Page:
Introduction: An atopic status assessment (skin prick test or specific immunoglobulin (sIgE)) in asthmatic children is considered a milestone in identifying potential risk factors and triggers provoking loss of asthma control and asthma exacerbation. Objective: The study aims to perform a comparative analysis of different laboratory methods for a serological assessment of an atopic status in asthma and respiratory allergies in children. Material and methods: A total of 86 children were included, all of whom were diagnosed with bronchial asthma, aged from 5 to 17 years and screened for total IgE level using enzyme-linked immunosorbent assay (ELISA). In 48 randomly selected children, we performed a semi-quantitative serological in vitro assessment of the specific IgE antibodies against food and aeroallergen, using two different laboratory methods—Euroimmun Immunoblot and ImmunoCAP (Phadiatop/fx5). Results: In 70% of the children with a history of allergies, and 65.3% without clinically manifested allergies, multiscreen test ImmunoCAP Phadiatop/fx5 showed positivity and confirmed atopy. Our results showed a significant moderate to strong correlation between multiscreen ImmunoCAP Phadiatop/fx5, and Euroimmun specific IgE titers against aero-allergens—cats, mites, tree mix and food allergens—soy, wheat (р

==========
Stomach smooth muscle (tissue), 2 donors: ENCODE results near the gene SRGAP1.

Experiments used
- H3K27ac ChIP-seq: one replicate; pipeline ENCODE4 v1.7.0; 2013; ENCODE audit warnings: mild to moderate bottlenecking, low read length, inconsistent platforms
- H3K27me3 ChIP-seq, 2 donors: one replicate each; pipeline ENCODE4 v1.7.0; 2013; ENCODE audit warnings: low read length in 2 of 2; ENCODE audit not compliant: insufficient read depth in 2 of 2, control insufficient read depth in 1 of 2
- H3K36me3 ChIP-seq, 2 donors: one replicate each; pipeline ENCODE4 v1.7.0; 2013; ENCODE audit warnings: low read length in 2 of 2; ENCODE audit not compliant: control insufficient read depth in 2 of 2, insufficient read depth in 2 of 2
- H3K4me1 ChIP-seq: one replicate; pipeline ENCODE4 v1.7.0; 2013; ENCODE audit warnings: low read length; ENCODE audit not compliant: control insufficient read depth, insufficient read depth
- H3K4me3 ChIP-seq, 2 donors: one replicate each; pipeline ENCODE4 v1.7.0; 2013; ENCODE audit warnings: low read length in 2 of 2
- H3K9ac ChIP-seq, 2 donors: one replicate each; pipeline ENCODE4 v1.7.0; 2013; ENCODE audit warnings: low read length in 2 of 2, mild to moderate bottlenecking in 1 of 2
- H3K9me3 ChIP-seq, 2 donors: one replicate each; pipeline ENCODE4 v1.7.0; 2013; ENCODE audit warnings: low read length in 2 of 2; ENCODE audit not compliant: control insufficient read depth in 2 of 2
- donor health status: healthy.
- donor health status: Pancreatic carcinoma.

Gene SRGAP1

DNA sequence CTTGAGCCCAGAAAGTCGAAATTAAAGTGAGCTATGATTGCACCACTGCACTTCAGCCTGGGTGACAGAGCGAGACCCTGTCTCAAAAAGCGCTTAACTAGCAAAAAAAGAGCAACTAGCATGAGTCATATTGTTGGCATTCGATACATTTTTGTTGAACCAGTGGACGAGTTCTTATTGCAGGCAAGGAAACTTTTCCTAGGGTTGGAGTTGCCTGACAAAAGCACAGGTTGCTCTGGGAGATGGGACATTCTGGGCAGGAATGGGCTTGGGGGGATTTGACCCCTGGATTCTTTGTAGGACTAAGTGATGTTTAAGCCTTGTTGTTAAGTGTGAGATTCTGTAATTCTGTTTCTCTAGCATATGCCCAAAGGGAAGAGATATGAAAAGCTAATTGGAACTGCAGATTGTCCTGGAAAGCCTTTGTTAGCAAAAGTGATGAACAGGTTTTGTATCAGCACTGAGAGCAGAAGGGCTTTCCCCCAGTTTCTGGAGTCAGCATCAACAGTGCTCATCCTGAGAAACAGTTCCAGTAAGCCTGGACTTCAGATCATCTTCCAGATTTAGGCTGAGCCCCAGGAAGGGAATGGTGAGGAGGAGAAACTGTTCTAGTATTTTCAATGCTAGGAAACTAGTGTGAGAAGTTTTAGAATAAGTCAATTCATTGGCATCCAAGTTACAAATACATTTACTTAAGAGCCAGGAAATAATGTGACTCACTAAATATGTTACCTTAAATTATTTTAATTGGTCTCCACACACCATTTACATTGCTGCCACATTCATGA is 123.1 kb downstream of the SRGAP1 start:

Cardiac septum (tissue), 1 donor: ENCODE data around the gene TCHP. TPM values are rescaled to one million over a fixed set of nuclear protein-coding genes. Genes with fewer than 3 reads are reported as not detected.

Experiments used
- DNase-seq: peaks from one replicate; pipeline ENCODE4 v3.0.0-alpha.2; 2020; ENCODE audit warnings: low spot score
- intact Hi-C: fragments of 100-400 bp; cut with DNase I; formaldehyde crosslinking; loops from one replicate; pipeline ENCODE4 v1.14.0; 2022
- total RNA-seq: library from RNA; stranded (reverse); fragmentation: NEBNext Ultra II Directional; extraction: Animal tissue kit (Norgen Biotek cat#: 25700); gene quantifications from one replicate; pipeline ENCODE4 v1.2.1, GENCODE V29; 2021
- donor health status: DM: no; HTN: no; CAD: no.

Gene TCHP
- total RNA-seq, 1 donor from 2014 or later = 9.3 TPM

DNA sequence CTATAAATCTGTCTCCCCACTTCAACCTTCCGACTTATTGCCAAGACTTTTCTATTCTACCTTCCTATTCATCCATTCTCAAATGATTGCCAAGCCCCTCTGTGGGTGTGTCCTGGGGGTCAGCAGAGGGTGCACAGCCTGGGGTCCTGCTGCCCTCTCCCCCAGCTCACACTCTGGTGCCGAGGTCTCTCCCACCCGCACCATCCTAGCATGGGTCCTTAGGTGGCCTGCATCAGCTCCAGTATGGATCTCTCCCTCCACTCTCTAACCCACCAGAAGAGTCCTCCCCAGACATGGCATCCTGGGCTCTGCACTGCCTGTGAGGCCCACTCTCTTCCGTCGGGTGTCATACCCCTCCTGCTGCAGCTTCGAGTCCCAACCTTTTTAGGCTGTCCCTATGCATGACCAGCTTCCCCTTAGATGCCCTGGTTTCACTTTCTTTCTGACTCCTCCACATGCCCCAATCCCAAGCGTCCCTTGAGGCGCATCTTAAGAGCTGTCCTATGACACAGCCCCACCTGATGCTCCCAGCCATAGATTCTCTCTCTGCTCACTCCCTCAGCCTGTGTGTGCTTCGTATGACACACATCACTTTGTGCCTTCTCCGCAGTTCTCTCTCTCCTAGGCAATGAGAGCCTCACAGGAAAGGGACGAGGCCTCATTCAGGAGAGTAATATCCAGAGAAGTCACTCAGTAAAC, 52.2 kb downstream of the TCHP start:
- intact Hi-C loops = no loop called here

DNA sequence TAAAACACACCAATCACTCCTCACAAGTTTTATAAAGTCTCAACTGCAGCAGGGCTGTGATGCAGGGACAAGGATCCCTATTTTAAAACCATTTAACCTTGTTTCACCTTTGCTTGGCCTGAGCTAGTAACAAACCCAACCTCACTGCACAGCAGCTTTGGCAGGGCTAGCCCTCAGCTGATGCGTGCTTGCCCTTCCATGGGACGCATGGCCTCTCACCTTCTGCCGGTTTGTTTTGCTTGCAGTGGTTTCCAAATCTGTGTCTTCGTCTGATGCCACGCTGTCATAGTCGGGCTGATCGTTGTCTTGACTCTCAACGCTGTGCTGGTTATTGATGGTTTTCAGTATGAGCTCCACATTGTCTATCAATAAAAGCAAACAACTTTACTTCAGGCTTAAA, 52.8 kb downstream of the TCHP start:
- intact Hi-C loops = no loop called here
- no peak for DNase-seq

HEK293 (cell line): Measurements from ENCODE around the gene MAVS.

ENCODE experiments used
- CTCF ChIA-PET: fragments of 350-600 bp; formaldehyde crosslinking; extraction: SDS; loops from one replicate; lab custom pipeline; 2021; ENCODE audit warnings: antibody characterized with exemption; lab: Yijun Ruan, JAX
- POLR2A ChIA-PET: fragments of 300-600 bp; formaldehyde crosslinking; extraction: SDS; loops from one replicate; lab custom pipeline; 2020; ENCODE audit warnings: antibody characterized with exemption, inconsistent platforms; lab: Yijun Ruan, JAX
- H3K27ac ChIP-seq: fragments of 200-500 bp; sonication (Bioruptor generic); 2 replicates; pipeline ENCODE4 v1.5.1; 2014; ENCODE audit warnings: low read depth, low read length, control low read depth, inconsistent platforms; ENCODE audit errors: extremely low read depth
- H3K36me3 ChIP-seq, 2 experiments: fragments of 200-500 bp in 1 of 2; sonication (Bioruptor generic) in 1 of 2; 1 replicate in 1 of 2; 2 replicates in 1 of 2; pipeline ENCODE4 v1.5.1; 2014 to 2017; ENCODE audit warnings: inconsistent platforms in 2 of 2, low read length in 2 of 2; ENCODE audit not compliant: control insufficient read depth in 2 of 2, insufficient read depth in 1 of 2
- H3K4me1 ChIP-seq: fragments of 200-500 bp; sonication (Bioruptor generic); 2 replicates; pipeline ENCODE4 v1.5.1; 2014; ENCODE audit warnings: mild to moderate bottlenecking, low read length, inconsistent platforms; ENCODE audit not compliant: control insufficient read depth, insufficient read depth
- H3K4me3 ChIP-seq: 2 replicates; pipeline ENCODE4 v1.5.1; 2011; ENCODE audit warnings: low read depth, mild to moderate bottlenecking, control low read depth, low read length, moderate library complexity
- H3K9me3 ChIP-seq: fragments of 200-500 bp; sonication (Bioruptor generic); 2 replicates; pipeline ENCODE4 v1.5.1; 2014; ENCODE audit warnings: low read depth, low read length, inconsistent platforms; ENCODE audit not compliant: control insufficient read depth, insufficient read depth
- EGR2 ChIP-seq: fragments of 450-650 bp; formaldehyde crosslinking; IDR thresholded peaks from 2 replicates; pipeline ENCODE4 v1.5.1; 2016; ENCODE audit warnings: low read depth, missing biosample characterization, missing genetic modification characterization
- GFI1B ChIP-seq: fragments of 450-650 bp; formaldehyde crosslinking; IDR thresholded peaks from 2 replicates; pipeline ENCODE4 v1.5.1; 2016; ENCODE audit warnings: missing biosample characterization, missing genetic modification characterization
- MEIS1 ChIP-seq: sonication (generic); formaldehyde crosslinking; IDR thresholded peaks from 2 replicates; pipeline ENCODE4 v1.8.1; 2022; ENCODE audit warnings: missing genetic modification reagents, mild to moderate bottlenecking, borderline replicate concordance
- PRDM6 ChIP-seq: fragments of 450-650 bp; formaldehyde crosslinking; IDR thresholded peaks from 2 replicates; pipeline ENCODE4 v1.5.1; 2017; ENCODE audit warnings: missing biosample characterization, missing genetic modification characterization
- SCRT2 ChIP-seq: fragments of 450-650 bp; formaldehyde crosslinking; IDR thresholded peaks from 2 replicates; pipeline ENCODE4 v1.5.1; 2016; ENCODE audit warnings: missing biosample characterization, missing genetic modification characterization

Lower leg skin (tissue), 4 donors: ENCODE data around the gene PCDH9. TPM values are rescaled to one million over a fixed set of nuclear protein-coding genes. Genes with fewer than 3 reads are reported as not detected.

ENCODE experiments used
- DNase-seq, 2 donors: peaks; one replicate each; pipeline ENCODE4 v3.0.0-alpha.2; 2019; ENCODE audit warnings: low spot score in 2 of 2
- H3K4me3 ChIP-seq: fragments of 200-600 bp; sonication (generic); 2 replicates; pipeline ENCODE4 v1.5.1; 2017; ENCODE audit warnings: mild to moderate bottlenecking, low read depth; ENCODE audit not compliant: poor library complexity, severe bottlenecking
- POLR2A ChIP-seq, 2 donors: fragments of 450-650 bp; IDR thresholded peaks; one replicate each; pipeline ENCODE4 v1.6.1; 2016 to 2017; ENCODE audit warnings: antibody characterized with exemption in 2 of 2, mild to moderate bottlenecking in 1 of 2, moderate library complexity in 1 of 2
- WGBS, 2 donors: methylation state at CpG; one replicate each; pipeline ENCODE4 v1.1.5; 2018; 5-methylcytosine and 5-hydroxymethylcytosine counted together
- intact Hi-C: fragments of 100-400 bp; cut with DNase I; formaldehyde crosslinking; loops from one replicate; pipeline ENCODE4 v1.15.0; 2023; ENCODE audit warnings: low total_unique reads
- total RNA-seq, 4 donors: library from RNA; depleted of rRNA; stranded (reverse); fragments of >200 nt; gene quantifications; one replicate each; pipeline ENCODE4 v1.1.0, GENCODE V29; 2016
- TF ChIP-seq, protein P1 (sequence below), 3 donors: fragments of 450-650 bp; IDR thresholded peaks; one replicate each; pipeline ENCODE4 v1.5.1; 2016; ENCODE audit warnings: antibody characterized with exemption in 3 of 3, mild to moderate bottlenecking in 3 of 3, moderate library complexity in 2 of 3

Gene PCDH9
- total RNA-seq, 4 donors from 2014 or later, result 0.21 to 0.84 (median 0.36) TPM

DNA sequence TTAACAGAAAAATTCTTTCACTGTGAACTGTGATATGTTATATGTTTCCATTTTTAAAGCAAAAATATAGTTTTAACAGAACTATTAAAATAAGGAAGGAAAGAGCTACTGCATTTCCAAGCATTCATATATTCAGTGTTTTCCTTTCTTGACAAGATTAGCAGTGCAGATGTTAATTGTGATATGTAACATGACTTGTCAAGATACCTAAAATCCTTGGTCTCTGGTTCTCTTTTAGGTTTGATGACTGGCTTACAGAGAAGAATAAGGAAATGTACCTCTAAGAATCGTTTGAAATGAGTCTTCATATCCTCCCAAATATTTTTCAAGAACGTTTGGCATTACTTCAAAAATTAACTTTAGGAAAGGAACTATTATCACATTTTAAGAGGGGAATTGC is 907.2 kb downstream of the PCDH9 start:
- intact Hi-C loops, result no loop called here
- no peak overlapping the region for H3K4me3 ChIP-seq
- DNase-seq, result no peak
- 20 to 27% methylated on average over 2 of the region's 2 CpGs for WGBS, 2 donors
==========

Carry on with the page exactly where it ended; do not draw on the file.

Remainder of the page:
= 0.006), rice, р
= 0.090), apple р
= 0.007) and peanut. A sensitivity of 63% and specificity of 73.5% was observed for EUROIMMUN Pediatric (food allergens, IgE titer > 1) compared with the gold standard ImmunoCap/fx5. The mean value of total IgE is significantly higher in children with asthma and concomitant with allergic rhinitis compared to those without allergic rhinitis (mean 202.52 U/mL, IQR 102.50 (24.20–363.95) vs. 316.68, IQR 261.00 (109.20–552.50), p
= 0.005). Conclusion: Establishing the spectrum of the most common respiratory and food allergens is an essential factor for maintaining asthma control, both through a strategy to avoid allergen exposure and by developing a recommendation plan. The immunoblotting technique is easily applicable in daily clinical and laboratory practice. It is also a cost-effective and reliable alternative to the “gold standard” ImmunoCAP Phadiatop/fx5 in diagnosing atopy in children.